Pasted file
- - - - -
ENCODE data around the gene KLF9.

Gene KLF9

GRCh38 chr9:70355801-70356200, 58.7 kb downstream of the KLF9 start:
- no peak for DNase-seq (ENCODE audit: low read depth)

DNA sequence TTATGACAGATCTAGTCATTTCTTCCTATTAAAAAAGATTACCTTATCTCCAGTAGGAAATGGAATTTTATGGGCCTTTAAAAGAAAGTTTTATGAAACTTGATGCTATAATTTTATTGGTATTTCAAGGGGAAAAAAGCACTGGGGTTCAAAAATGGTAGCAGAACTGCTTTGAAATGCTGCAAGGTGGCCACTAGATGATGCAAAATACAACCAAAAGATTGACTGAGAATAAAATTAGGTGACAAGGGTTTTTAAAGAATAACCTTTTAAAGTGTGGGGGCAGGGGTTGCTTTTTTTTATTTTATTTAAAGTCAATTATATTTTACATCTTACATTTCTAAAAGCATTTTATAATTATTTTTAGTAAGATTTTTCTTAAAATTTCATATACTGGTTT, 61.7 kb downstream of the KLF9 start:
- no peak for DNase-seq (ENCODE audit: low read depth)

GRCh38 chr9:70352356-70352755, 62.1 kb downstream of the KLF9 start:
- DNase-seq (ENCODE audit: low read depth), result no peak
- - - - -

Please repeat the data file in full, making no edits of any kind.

ENCODE data around the gene KLF9.

Gene KLF9

GRCh38 chr9:70355801-70356200, 58.7 kb downstream of the KLF9 start:
- no peak for DNase-seq (ENCODE audit: low read depth)

DNA sequence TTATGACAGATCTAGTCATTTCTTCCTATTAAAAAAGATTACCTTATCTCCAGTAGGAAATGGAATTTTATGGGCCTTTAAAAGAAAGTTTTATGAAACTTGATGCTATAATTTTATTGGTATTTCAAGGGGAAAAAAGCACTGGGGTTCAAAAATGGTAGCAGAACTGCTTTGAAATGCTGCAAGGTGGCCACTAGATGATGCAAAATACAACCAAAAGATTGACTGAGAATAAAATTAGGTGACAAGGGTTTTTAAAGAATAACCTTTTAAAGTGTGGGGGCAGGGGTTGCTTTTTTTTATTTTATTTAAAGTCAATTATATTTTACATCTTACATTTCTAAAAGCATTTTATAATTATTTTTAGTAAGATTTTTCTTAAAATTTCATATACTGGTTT, 61.7 kb downstream of the KLF9 start:
- no peak for DNase-seq (ENCODE audit: low read depth)

GRCh38 chr9:70352356-70352755, 62.1 kb downstream of the KLF9 start:
- DNase-seq (ENCODE audit: low read depth), result no peak